Interviewed by ANHRI, Philip said, “I was repeatedly questioned about everything and I was terrified. Although I was not abused physically, I was blind-folded all the time. Officers kept saying to me: "Do you know what we can do to you?", and I was threatened with long term imprisonment. They asked me if I supported Hamas, was working for Israel, and, being Christian, if I was an evangelist. I was never informed of any charges against me.”
Besides these threats directed towards Philip, there was also the disturbing refusal to give any information to lawyers, friends and family members about his location, health condition, or why he was being detained. This was a deliberate tactic, of course. The act of "disappearing" someone, whether it's for a short period of a few days, or permanently, is in itself a calculated and cruel method of torture and intimidation, targeting family, friends, and other activists. It leaves them in a painful state of uncertainty, which also amplifies the effect of further threats. As Sarah Carr writes in a powerful post on her blog:
The Egyptian regime is clearly displaying an amount of irrational paranoia regarding anything related to Gaza. But it also seems to me that the tactics of State Security during the last few days has been carefully calculated in order to have maximal intimidation effect, especially on the foreigners who took part in the Gaza solidarity March on Friday, while causing the least possible amount of international criticism. As many others have suggested, this may have been why they singled out a dual national from the participants in the March.
It is remarkable how little effort the footmen of a police state have to put into intimidation. The mere suggestion of a threat, of danger, is enough. The invisible scarecrow.
The strategy works because of the not knowing, the waiting, which entirely consumes novices. Every act, every decision, every word is suddenly imbued with a new significance. Immediately after the threat is received, things seem to speed up somehow, and the outside world retreats – or is blocked out - a little. External sounds become distant as the deafening fear courses through the bloodstream from the stomach and the heart until it reaches the head, where it sits like spilt oil on seawater, choking hope and happiness and normal thought. And in that moment they've won.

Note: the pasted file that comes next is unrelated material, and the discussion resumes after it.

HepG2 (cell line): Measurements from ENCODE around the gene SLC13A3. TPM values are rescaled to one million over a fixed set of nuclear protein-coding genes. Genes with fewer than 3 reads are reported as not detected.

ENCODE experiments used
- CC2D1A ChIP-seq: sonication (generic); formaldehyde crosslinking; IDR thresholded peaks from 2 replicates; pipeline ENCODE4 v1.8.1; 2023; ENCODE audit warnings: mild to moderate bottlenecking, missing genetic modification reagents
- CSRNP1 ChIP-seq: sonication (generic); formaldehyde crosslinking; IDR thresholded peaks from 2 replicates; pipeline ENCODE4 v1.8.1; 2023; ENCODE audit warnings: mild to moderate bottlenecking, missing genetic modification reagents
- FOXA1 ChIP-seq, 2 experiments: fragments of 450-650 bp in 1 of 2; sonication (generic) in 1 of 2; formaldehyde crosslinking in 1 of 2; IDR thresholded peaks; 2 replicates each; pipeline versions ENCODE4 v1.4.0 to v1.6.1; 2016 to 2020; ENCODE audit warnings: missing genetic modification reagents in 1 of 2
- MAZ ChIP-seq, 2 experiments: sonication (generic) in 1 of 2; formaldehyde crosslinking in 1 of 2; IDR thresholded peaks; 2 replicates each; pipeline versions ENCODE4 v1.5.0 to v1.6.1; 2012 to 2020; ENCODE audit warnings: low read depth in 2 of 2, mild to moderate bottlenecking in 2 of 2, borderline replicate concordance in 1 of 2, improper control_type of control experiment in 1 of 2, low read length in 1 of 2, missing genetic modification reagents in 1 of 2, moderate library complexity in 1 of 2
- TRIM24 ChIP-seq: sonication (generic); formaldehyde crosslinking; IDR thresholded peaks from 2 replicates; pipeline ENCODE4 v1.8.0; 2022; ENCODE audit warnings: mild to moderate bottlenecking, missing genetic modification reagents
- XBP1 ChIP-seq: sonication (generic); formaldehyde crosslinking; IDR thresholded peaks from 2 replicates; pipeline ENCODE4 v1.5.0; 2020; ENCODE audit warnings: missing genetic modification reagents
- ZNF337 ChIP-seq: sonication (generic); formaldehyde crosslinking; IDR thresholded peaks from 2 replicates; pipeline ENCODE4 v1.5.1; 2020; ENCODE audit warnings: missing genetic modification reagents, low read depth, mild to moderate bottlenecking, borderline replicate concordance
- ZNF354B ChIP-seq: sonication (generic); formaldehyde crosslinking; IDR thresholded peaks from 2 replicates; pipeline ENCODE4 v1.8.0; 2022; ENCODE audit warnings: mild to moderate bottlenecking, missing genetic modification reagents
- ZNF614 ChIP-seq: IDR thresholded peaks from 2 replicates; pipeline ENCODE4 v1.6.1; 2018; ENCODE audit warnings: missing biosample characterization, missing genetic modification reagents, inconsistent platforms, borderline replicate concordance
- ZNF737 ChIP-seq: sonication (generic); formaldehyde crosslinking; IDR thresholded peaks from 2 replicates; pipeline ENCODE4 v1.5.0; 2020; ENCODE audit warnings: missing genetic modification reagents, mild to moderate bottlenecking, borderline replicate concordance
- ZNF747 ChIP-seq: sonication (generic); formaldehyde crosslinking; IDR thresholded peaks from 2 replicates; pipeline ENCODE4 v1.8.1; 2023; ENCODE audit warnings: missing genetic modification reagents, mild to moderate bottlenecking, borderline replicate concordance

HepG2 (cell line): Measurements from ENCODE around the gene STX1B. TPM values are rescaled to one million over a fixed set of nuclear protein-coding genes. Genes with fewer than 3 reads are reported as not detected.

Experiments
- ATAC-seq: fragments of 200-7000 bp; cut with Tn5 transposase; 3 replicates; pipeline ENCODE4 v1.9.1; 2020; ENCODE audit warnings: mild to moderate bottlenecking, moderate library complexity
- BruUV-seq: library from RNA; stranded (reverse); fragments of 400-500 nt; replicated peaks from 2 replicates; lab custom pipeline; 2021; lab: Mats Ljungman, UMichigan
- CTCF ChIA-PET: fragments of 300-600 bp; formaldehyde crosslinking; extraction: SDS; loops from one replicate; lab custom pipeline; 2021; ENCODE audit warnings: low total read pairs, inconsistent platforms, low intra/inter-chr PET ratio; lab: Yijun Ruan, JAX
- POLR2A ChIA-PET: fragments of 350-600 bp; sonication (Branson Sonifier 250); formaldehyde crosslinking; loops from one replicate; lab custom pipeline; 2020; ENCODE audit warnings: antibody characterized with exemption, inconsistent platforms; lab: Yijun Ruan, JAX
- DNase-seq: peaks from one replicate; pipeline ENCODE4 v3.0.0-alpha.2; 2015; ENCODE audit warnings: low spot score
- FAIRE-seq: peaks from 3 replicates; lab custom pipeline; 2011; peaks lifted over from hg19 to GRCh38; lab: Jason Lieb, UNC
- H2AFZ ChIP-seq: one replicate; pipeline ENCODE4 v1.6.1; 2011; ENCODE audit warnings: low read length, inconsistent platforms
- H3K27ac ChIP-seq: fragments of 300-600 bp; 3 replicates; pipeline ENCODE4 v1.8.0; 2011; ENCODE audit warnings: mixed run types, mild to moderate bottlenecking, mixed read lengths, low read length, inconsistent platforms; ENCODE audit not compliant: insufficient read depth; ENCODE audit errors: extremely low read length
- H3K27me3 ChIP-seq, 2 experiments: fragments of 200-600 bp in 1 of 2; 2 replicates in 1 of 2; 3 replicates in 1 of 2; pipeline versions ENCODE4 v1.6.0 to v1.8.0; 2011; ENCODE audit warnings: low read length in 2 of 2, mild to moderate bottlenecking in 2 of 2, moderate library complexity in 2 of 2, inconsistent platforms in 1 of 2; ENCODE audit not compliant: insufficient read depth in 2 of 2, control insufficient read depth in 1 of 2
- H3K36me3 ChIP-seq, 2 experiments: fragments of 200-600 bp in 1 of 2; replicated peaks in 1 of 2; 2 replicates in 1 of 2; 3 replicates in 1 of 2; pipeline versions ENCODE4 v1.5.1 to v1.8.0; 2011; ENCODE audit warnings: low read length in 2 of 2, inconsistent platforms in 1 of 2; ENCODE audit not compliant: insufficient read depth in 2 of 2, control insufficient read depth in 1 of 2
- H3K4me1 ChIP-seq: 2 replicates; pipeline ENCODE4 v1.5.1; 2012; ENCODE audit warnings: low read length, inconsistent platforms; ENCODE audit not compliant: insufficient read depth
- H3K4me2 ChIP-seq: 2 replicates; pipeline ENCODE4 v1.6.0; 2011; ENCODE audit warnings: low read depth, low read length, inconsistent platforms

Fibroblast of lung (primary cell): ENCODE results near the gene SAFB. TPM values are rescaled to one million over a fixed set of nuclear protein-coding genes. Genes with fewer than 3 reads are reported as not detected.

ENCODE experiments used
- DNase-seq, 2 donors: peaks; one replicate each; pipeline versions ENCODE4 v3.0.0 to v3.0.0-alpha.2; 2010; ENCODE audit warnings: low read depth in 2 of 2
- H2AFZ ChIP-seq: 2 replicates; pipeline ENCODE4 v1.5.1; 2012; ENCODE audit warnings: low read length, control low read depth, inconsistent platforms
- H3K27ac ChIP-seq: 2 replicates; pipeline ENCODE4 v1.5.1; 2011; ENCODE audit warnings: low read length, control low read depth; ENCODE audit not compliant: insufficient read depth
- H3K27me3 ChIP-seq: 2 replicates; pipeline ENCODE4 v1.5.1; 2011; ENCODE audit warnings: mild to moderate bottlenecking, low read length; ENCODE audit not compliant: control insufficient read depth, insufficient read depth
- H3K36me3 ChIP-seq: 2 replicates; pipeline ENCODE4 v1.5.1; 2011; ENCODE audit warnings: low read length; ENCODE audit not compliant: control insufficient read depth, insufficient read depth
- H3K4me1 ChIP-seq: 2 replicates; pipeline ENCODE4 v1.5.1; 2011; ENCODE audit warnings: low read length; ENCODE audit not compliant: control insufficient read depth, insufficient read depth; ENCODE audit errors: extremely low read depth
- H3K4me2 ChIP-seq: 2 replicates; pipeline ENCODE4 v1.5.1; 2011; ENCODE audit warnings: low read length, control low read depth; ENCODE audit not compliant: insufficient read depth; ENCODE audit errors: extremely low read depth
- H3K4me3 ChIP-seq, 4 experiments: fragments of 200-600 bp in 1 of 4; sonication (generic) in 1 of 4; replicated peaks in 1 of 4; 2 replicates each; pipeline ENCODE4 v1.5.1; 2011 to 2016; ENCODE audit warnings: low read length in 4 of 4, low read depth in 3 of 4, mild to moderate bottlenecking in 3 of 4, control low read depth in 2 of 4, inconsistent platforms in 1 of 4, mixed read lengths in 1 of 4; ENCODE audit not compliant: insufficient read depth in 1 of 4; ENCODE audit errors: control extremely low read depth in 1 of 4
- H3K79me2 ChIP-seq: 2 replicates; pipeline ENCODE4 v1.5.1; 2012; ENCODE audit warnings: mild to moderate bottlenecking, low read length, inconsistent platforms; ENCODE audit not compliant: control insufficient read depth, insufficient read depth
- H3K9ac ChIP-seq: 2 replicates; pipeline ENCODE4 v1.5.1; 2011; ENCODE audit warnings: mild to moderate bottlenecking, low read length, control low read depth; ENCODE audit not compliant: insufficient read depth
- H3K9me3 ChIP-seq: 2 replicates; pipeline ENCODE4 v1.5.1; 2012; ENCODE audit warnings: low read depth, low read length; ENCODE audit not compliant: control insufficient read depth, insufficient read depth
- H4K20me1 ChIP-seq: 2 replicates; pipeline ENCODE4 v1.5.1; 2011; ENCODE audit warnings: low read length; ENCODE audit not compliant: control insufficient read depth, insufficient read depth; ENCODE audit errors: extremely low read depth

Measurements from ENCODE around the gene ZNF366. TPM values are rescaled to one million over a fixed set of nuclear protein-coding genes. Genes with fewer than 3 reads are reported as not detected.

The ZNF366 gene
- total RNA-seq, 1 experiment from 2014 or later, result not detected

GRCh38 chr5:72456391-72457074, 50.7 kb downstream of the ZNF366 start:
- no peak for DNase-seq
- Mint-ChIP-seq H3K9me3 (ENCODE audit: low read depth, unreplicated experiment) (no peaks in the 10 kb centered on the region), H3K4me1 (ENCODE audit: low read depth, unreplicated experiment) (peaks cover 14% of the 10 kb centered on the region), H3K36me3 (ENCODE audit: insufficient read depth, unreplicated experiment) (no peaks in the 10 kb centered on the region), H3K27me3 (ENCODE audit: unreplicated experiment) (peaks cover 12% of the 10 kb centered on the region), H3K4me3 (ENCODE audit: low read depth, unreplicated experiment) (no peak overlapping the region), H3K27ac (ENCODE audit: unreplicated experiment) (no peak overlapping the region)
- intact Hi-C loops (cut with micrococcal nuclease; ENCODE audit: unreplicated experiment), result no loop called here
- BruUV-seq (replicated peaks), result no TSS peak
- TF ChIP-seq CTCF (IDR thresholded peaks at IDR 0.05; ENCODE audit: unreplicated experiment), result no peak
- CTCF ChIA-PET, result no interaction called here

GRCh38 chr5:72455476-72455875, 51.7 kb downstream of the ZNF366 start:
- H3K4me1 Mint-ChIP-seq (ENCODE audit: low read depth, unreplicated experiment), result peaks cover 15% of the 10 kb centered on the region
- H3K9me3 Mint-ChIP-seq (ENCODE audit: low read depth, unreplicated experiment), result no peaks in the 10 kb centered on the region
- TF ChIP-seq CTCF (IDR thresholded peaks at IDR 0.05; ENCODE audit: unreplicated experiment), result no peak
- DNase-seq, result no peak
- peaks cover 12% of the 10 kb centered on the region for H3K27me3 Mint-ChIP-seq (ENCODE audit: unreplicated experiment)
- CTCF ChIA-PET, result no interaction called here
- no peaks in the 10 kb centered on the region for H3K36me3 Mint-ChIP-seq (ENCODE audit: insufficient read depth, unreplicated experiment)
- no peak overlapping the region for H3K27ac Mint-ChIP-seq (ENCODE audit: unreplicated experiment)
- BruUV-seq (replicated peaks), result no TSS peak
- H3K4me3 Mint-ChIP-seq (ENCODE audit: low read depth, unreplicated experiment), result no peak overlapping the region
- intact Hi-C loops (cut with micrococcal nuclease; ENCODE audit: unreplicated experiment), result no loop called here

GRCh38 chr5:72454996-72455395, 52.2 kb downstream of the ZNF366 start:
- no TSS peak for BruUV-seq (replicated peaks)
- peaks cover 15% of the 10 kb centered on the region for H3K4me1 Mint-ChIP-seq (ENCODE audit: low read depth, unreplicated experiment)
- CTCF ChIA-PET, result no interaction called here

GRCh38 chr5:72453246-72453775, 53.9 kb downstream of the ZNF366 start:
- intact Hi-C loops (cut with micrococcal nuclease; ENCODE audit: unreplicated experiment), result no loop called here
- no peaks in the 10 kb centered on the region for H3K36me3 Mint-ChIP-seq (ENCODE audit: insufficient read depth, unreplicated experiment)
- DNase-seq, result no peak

This balancing act, weighting the costs and benefits of repression, is something the Mubarak regime has spent almost 30 years mastering. This time they may have miscalculated, since they could not imagine the amount of solidarity and media attention directed to the case. But in the long run, the discouraging effect this episode may have on foreigners otherwise inclined to join protests or political media-stunts in Egypt under the cover of the protection granted to them as holders of European or US passports, might still be regarded as a benefit that outweights the short-term political cost.
And needless to say, the fact that the regime can arrest thousands of opposition activists or try people in military courts merely for visiting Gaza in solidarity (leaving and returning to your own country beeing a basic Human Right) withouth causing any international uproar, shows that the cost-benefit analysis still works to the advantage of the regime. If change is to happen in Egypt, this equation need to be altered.